'Is'–'ought' derivations and ethical taxonomies

Philosophia 36 (4):545-566 (2008)
Abstract
Hume seems to claim that there does not exist a valid argument that has all non-ethical sentences as premises and an ethical sentence as its conclusion. Starting with Prior, a number of counterexamples to this claim have been proposed. Unfortunately, all of these proposals are controversial. Even the most plausible have a premise that seems like it might be an ethical sentence or a conclusion that seems like it might be non-ethical. Since it is difficult to tell whether any of these counterexamples are genuine, we need a taxonomy that sorts out ethical sentences from non-ethical ones. We need to know the difference between an ‘Is’ and an ‘Ought’. In the first part of the paper, I establish the need for a taxonomy. I consider some of the most influential ‘Is’–‘Ought’ derivations. These include proposals by Prior and Searle. I argue that each proposal has a premise whose status as ethical or non-ethical is difficult to determine. In the second part of the paper, I consider taxonomies proposed by Karmo and Maitzen. I argue against both taxonomies. I end with the claim that we need a taxonomy of ethical sentences and that none of the current proposals are adequate.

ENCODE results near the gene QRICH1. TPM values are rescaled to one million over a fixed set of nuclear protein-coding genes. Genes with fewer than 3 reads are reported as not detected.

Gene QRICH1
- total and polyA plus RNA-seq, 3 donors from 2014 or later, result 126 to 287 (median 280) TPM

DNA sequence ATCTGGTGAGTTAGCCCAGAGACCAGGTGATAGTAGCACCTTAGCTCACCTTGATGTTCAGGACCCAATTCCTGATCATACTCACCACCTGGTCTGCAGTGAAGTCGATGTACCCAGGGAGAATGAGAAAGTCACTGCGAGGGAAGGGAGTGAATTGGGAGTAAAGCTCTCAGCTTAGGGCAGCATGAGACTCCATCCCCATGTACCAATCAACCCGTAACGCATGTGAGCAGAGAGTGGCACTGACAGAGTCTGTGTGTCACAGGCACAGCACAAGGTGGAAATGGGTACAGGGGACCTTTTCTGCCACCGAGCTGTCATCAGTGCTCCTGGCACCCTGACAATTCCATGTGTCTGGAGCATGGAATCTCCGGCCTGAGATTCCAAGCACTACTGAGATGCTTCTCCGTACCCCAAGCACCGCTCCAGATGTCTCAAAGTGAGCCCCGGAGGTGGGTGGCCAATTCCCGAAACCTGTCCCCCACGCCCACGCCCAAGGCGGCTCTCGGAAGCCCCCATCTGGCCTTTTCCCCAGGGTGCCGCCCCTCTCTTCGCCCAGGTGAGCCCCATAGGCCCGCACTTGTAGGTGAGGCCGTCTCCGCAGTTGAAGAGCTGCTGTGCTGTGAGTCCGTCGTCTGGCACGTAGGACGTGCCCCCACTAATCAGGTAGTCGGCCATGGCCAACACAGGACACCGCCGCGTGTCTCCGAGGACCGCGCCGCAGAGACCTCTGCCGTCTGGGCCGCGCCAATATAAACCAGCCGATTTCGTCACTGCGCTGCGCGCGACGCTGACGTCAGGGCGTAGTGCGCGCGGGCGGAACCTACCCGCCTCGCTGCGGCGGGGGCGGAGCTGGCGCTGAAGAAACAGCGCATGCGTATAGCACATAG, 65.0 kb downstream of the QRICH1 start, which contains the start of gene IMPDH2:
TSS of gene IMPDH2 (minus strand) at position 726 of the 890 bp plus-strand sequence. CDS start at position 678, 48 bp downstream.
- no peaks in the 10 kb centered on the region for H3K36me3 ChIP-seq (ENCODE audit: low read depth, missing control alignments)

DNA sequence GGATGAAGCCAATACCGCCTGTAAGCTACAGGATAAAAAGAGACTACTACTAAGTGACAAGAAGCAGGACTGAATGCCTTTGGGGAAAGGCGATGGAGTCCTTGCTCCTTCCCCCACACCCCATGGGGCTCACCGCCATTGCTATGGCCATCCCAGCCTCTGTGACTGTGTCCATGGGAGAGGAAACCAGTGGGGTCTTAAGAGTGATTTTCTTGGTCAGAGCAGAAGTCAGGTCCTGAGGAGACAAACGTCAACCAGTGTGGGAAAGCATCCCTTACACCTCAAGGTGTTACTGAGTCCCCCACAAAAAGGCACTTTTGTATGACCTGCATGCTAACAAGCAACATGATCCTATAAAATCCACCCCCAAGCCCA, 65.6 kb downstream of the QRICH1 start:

Keywords ‘Is’–‘ought’ derivation  Taxonomy of ethical sentences  Ethical nihilism  Possible world  Ethical standard
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